Sowing an old Erin Eco Salad Seed Starter Kit

I was doing some pre-move clearing out last week, when I stumbled across a couple of old Erin Eco seed starter kits. One was for mixed Salad, and the other for Rocket.

About 7 different versions of these kits were given to me in about 2010/2011 as Christmas presents by some non-gardening friends, and some of them were not suitable for my little border garden. I gave some to my mother, as she has a bigger garden with a vegetable plot, and I kept hold of a few that I thought I could cope with.

Inspecting them, they both said ‘sow by 6/2012‘ on the reverse. I could have thrown them out, but because they’re a complete kit – compost, seed, and mini-propagator – i thought I’d just give them a chance, because in worst case scenario, I wouldn’t be losing any new compost to old dead seed. I like to let nature have its chance.

Erin Eco Salad seed starter kit
The old Erin Eco Salad seed starter kit, given to me in about 2010/2011.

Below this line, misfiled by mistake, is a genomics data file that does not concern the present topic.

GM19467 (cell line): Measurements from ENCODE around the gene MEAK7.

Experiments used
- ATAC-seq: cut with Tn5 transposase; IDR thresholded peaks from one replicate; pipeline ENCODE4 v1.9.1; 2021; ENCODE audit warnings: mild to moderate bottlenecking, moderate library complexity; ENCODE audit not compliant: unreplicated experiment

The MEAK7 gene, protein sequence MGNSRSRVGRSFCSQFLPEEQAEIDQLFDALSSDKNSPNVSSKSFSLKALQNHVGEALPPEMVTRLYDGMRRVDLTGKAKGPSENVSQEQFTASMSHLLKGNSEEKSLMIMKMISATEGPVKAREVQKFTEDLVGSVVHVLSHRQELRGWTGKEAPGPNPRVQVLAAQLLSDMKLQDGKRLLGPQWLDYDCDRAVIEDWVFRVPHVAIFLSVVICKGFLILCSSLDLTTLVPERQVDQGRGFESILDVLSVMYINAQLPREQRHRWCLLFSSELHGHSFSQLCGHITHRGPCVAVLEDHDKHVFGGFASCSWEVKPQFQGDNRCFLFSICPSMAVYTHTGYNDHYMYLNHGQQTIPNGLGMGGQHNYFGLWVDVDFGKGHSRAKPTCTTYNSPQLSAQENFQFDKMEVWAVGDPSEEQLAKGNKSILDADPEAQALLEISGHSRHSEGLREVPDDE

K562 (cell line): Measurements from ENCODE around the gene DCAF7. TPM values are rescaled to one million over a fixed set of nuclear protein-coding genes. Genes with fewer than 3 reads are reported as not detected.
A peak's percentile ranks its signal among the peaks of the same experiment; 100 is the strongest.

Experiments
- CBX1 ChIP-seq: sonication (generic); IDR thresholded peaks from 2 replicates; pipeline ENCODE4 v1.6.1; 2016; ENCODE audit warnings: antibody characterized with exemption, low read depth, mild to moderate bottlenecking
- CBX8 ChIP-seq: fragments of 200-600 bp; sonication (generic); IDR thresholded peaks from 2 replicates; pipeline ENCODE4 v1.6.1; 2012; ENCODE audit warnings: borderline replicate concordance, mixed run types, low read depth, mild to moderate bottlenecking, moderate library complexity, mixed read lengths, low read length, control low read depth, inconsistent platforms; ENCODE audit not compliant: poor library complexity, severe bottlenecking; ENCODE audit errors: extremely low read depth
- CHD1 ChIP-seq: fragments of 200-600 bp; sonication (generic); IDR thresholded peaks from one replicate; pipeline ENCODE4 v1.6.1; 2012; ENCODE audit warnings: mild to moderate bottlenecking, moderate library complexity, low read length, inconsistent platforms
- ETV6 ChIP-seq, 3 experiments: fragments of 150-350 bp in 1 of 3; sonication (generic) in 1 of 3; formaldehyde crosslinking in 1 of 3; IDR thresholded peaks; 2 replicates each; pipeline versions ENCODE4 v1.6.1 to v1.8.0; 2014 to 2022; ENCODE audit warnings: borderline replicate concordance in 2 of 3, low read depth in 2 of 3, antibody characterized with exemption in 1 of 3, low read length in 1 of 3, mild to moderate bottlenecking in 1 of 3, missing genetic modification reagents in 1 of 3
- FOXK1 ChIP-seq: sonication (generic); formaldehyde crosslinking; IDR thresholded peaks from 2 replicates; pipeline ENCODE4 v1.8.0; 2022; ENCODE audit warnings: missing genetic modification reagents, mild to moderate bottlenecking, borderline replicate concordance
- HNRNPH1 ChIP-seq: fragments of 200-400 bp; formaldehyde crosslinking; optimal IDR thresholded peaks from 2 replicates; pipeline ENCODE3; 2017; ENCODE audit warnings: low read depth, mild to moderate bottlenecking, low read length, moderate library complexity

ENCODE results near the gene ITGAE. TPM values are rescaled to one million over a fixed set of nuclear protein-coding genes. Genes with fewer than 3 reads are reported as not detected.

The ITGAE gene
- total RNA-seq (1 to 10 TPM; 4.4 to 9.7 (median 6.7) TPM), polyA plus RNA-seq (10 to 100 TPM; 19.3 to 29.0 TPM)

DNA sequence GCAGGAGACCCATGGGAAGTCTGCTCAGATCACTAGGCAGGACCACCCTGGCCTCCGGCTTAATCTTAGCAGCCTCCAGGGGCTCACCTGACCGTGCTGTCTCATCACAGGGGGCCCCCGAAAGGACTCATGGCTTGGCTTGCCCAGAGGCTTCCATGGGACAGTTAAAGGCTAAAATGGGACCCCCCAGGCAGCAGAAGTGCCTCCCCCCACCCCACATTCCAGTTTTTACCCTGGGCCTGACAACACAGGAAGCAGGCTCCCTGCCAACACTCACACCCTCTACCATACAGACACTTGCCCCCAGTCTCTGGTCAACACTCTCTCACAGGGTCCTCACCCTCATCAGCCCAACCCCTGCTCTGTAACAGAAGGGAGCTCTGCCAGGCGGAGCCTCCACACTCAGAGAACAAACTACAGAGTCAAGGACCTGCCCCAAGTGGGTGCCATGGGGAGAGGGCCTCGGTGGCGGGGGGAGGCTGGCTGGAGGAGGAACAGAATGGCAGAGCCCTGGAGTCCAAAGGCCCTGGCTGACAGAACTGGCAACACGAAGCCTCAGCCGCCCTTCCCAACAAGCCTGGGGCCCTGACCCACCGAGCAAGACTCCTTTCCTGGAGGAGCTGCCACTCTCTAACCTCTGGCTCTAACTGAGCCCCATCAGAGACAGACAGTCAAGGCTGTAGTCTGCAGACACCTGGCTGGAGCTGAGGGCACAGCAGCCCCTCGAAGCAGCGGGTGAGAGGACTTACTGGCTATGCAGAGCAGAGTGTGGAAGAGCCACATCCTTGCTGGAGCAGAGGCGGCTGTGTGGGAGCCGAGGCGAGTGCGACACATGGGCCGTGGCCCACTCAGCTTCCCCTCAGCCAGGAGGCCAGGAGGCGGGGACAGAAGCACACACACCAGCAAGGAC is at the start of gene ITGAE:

So, I opened up the Salad kit, tipped the bone-dry peat free compost into the bottom part of the propagator, sprinkled all of the seeds on, sprayed it with water and shut the lid.

Within 48 hours, I had results. Within 4 days, I had a tray full of seedlings. I’m kind of concerned now about how a) I sowed the whole lot, and b) I now have a glut of seedlings (and will have a glut of lettuces).

Salad leaf seedlings in a tray
The old Erin Eco Salad seed starter kit has germinated – 5 years beyond the recommend sowing date.

The packet states that the salad varieties here are: Red Cos, Red-Tinged, Batalava, Oak Leaved Lettuce.

I hate buying bags of salad leaves, because by the time you’ve got it home, put it in your fridge, and gone to it the next day for a nice crisp salad, there’s a floppy, slimy, mess in the bag. I often think that the desperation of supermarkets to jam as many into their displays is partly to blame – with their delicate stems being crushed or bruised, and then speeding up their rotting.

If I can find the space to prick some of these on, I will, but I’m now a bit worried that my ‘it’s got two chances‘ attitude has now given me a windowsill headache.

What’s the oldest seeds that you’ve sown, and how did they fare? Let me know in the comments below.

Happy gardening!

Andrew

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